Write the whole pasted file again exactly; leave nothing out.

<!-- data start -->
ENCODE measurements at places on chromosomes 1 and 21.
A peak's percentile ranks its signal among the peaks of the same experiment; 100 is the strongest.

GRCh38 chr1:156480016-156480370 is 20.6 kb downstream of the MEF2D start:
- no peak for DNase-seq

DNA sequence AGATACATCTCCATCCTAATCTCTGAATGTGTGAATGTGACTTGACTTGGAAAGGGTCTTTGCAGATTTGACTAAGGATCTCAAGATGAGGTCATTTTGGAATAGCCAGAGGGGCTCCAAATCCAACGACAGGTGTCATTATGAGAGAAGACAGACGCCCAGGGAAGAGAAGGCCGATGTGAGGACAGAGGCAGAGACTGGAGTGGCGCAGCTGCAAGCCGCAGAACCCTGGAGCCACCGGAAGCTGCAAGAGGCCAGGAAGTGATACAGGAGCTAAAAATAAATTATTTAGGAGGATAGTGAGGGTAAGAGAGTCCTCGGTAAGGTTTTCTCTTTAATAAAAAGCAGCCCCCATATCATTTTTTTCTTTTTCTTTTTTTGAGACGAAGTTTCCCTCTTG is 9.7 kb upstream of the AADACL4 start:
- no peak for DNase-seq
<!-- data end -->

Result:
ENCODE measurements at places on chromosomes 1 and 21.
A peak's percentile ranks its signal among the peaks of the same experiment; 100 is the strongest.

GRCh38 chr1:156480016-156480370 is 20.6 kb downstream of the MEF2D start:
- no peak for DNase-seq

DNA sequence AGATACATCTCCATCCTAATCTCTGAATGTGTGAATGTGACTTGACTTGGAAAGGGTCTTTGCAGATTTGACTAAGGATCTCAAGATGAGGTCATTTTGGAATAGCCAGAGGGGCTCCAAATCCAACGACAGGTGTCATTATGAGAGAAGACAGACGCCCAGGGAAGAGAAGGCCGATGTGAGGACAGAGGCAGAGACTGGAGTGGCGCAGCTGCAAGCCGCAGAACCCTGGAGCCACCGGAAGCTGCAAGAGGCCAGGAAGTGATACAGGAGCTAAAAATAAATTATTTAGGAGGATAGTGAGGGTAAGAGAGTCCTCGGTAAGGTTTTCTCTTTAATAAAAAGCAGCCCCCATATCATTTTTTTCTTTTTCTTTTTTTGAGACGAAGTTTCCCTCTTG is 9.7 kb upstream of the AADACL4 start:
- no peak for DNase-seq